Move over Kim Kardashian — in our neck of the woods, 26-year-old Mithila Palkar is breaking the Internet and, as she tells me herself, it’s not because she is well-endowed. Unlike ‘klan’ Kardashian, or indeed many of the lovely local lasses we Google search the most, this millennial star hasn’t made it big by flaunting her figure. She is more craft than curves; a fact that will also ensure the longevity of her career. Before we dwell on the future, however, here we are in the moment with Mithila.
Her staggering 1.5 million followers on Instagram — and several million more on Facebook — make an emphatic point in favour of her popularity. In the era of the influencer, these are enviable numbers, yet Mithila doesn’t identify with the ‘influencer’ tag. She has already reinvented the conventional Bollywood break and battled the odds to get there, but Mithila doesn’t see herself as a ‘disruptor’ either. “I’m just me,” she says, no strings or labels attached.
With a beaming, beautiful smile that cannot be camouflaged even by Mithila’s munificent mop of curls, it is impossible not to be charmed by this pint-sized powerhouse. Seated in a sunny nook at Mumbai’s Versova Social, we chat animatedly and she giggles often. She retells outrageously funny stories, but then asks to have them struck from the record. She is all about “keeping it real,” but it is clear she cares considerably about public perception. Mithila is an artiste — an acclaimed one at that — but she is still learning how to be a star (which makes her infinitely more endearing).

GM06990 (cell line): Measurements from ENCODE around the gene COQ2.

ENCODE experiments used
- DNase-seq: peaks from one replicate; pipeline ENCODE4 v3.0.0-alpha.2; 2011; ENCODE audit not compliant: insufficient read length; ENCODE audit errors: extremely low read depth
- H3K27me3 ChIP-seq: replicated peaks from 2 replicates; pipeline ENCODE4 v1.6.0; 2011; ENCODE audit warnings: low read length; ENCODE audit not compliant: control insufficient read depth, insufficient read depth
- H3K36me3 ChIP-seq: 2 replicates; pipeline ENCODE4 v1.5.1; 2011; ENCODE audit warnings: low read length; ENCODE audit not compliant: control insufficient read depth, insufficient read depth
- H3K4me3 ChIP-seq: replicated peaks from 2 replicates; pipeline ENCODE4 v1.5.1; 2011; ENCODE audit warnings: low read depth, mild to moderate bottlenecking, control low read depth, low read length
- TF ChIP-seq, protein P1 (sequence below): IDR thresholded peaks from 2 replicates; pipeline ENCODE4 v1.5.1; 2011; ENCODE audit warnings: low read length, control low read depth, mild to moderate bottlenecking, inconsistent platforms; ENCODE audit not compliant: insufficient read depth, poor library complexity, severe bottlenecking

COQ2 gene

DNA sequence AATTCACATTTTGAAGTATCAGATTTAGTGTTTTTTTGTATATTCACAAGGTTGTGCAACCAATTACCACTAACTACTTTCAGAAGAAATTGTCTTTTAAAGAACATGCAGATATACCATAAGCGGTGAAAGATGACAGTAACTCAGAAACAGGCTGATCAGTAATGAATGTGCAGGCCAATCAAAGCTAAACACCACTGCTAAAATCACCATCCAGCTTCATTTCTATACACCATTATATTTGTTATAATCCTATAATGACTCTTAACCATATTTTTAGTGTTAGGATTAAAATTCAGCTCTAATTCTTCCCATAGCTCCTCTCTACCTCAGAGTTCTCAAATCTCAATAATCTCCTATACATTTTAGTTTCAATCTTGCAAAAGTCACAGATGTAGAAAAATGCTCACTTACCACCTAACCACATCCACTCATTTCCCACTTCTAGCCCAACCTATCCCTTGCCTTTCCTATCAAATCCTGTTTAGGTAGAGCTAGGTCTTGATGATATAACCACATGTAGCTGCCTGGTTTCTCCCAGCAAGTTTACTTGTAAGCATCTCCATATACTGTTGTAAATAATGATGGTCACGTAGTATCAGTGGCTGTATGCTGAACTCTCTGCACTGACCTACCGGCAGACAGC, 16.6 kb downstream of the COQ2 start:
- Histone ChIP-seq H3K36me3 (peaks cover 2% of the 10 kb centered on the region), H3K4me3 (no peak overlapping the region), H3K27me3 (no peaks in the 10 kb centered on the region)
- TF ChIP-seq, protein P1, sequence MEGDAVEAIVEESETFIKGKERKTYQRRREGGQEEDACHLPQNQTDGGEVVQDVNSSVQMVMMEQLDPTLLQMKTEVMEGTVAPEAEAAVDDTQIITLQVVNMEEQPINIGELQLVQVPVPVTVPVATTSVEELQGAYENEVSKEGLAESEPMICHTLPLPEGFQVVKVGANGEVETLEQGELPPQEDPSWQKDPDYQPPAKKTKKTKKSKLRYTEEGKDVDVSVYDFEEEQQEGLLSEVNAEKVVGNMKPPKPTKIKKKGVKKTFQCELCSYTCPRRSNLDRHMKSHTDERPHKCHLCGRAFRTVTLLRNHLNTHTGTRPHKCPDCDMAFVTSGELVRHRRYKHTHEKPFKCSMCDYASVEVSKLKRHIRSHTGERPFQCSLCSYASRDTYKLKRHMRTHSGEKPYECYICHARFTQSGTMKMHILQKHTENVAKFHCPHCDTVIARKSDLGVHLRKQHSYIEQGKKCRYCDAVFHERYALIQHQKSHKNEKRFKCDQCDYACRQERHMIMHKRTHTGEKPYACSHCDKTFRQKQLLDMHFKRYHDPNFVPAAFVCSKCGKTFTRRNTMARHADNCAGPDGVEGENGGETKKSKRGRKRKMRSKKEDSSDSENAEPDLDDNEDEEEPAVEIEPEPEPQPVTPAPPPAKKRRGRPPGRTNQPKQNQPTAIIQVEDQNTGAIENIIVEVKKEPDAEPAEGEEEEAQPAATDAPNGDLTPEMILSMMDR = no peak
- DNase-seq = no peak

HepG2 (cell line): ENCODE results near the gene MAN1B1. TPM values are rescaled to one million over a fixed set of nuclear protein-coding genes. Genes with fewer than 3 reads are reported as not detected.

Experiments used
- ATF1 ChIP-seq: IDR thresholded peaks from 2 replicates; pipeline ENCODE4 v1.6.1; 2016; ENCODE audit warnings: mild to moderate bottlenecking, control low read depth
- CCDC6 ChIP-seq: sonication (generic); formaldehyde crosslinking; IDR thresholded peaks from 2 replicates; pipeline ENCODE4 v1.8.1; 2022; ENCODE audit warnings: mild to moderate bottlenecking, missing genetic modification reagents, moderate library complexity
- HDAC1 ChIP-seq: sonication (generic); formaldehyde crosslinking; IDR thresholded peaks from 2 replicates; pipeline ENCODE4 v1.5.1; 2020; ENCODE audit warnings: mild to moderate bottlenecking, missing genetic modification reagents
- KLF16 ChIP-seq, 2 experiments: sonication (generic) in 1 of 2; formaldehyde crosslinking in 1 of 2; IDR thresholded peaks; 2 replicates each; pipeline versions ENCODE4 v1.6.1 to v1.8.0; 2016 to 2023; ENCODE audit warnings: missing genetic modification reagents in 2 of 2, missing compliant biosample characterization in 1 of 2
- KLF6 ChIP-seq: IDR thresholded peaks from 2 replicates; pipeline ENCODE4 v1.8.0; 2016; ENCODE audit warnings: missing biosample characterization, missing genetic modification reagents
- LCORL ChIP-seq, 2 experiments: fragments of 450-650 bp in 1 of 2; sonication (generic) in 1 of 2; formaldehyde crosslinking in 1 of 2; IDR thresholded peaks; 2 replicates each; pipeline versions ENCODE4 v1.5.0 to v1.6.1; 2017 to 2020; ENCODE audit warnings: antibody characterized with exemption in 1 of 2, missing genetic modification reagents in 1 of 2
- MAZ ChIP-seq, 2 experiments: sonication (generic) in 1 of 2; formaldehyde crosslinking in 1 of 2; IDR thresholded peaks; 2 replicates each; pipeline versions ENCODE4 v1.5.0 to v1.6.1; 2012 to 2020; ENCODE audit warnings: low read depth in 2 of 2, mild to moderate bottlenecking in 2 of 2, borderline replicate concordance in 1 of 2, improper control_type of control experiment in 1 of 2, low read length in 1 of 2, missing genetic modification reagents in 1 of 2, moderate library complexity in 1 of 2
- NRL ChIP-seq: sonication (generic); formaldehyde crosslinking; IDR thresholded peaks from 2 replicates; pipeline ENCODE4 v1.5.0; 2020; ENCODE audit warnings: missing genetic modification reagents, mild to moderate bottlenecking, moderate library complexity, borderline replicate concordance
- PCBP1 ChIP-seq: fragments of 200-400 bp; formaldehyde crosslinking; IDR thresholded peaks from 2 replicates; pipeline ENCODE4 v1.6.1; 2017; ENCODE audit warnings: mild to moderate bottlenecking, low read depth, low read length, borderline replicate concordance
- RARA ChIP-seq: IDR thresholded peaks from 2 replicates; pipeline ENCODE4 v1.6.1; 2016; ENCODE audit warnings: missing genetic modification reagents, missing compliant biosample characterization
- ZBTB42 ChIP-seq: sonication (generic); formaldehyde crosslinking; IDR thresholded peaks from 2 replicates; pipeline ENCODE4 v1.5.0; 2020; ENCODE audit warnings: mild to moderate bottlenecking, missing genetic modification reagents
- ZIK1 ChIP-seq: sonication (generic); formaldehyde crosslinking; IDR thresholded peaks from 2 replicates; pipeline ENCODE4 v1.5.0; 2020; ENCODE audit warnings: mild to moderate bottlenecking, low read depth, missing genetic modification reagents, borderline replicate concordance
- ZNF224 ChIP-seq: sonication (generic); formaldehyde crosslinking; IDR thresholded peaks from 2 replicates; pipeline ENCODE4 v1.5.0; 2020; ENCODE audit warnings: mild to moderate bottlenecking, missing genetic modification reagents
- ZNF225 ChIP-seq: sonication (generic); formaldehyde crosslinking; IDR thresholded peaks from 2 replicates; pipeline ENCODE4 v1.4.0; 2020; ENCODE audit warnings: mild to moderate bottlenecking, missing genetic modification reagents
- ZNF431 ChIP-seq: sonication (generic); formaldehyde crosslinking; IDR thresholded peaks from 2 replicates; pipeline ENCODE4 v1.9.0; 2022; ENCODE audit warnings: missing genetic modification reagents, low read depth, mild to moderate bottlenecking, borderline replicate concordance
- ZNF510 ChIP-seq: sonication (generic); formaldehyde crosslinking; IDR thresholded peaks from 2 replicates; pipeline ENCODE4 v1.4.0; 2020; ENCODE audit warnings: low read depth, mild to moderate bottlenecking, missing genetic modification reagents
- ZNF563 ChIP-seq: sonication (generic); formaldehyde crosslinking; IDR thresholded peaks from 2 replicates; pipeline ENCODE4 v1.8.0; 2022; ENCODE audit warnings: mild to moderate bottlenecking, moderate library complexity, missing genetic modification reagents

In killer Christian Louboutins for this shoot with THE MAN, Mithila cuts a fine figure, while confessing — from her 120-millimeter red-soled perch — that she doesn’t own a pair. Luxury indulgences aren’t quite her thing. Between accompanying her 90-year-old grandfather on bank errands and shopping for groceries in Dadar, Mithila Palkar is the quintessential girl next door — and it is this relatability that makes her an online sensation.
It has been only a few short years (read ‘three’) since Mithila shot to “fame” (a word she dislikes), with Hi Chaal Turu Turu — her Marathi version of the trending cup song performed by Anna Kendrick in Pitch Perfect. Four-and-a-half million views and counting, Mithila’s ‘gharguti’ experiment on YouTube set the tone for her entry into the entertainment industry. FilterCopy had already put her on the radar with a web series titled News Darshan, but when she landed the part of Meera Sehgal on Girl in the City, Mithila knew there was no looking back. “I’d been involved with theatre for a while. I was also the festival director for Thespo,” she explains, heaping praise on mentors Quasar Thakore Padamsee and Toral Shah for helping her stay the course towards a career as an actor.
“I come from a typical middle-class Maharashtrian family, where nobody was ever going to say go ahead and become an actor. The emphasis was always on doing something that resulted in a regular monthly pay cheque.” With her grandparents vehemently opposed to a showbiz career and huge shoes to fill because her elder sister was already a scientist — no less — Mithila had her work cut out for her. “I didn’t have a Plan A, so there was no question of having a Plan B,” she laughs, adding, “I was just unbelievably fortunate to have met the right kind of people at the right time.”
I was just unbelievably fortunate to have met the right kind of people at the right time.